The Court then held that the Promise Doctrine runs counter to the scheme of the Patent Act by conflating two of its requirements. The Court distinguished the section 2 requirement that an invention be “useful” and the section 27(3) requirement to disclose an invention’s “operation or use”, noting that the Supreme Court previously sought to clarify this very confusion in an earlier seminal patent decision. The Court rejected the notion that the reference to a “promise” in an oft-cited passage in that decision referred to or embodied the Promise Doctrine. The Court thus found that the Promise Doctrine inappropriately imports the section 27(3) requirement into section 2 by requiring that any use disclosed in the patent be demonstrated or soundly predicted at the time of filing.
The Court also found the Promise Doctrine to be inconsistent with the Patent Act because it requires that multiple uses be established. However, section 2 of the Act requires only that the invention be “useful”. Any single use that is demonstrated or soundly predicted by the filing date is sufficient. The Promise Doctrine, given that it risks depriving a useful invention of patent protection if even a single “promised” use is not established, was thus found to be punitive and have no basis in the Patent Act. The Court also added that its operation, which can invalidate a patent based on discrete unintentional overstatements of use, would discourage patentees from fully disclosing their inventions, contrary to the purpose of section 27(3).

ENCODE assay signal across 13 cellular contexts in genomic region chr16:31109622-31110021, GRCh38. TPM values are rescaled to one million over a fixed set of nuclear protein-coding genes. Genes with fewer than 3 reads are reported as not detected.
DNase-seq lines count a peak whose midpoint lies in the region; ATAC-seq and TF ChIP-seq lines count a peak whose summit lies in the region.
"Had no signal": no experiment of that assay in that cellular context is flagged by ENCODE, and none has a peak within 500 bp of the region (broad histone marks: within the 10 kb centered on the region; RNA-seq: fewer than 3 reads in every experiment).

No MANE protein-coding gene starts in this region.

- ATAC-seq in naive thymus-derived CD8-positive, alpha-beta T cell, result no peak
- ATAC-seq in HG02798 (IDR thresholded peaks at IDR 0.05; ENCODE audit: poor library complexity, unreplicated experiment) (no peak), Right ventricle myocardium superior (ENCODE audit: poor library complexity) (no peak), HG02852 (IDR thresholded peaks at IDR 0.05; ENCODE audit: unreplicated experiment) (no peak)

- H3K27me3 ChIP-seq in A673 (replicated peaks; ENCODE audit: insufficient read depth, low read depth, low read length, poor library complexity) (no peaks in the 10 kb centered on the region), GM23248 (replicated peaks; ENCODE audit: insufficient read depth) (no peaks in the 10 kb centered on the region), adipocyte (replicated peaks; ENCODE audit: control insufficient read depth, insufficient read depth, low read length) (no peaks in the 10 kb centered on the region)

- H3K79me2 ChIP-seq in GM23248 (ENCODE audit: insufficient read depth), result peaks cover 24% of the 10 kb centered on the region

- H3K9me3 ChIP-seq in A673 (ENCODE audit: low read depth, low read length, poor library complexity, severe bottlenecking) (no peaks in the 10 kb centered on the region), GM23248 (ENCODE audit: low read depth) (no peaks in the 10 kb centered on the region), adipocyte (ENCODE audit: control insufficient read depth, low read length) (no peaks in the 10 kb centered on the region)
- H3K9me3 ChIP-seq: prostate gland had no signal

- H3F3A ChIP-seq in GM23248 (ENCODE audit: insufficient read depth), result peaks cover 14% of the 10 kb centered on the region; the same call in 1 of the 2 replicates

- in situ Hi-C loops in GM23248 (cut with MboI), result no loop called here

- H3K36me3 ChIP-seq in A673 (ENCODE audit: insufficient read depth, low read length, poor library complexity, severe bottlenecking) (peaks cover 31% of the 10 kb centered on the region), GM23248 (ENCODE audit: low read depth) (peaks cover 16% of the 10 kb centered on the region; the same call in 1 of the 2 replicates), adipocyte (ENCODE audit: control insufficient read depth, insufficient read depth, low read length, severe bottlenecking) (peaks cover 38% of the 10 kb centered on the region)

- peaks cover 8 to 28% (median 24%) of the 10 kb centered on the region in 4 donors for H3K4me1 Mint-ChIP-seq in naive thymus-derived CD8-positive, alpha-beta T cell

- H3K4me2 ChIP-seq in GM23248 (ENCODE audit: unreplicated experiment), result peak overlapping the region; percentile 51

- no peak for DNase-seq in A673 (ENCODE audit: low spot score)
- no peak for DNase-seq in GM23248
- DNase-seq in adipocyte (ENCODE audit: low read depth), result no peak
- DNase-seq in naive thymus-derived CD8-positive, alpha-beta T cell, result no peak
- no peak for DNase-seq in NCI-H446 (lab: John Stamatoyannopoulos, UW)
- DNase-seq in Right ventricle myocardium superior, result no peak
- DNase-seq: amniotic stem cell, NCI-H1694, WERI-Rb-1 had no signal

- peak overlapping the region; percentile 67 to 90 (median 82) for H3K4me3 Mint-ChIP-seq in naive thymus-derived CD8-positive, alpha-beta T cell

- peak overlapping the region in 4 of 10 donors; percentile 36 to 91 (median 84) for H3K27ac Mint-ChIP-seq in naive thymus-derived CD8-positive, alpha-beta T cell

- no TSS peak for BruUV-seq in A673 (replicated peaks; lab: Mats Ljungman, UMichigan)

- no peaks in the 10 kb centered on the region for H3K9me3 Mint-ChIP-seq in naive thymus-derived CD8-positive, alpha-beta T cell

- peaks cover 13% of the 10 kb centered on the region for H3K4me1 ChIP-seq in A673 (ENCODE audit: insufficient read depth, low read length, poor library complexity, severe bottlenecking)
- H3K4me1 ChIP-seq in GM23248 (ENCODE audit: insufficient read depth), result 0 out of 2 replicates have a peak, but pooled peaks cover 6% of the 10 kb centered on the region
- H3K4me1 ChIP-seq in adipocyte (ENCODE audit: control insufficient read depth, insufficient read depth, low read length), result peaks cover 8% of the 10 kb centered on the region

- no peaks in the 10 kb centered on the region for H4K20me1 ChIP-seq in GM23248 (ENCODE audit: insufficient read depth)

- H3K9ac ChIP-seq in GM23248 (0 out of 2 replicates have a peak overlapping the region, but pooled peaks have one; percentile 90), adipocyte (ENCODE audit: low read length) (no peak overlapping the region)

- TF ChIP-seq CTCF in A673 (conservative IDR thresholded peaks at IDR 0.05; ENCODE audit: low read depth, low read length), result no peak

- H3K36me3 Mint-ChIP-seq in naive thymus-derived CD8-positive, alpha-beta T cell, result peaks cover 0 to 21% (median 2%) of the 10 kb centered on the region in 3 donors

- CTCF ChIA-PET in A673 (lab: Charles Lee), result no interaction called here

The Correct Approach to Assessing Utility
The Court held a scintilla of utility is all that is needed (ie. the invention must not be devoid of utility) and that utility must be established by either demonstration or sound prediction as of the filing date. The utility in question will vary based on the subject-matter of the invention as identified by claims construction, and a single use related to the nature of that subject-matter is sufficient.
The Supreme Court thus provided a two-step framework for assessing a claimed invention’s utility:
- Identify the subject-matter of the invention as claimed.
- Is that subject-matter useful, i.e. is it capable of a practical purpose? No degree or quantum of usefulness is required – a scintilla of utility of utility related to the nature of the subject-matter is sufficient.
The Court also clarified that a patentee is not required to disclose the utility of the invention to fulfill the requirements of s. 2 of the Patent Act.
As regards the Promise Doctrine, the Supreme Court’s momentous decision thus brings Canadian patent law back in line with the rest of the world. It will no doubt be a welcome development for innovators, providing more certainty for patents which had increasingly been challenged on the basis of subjective patent interpretations and often malleable and evolving requirements.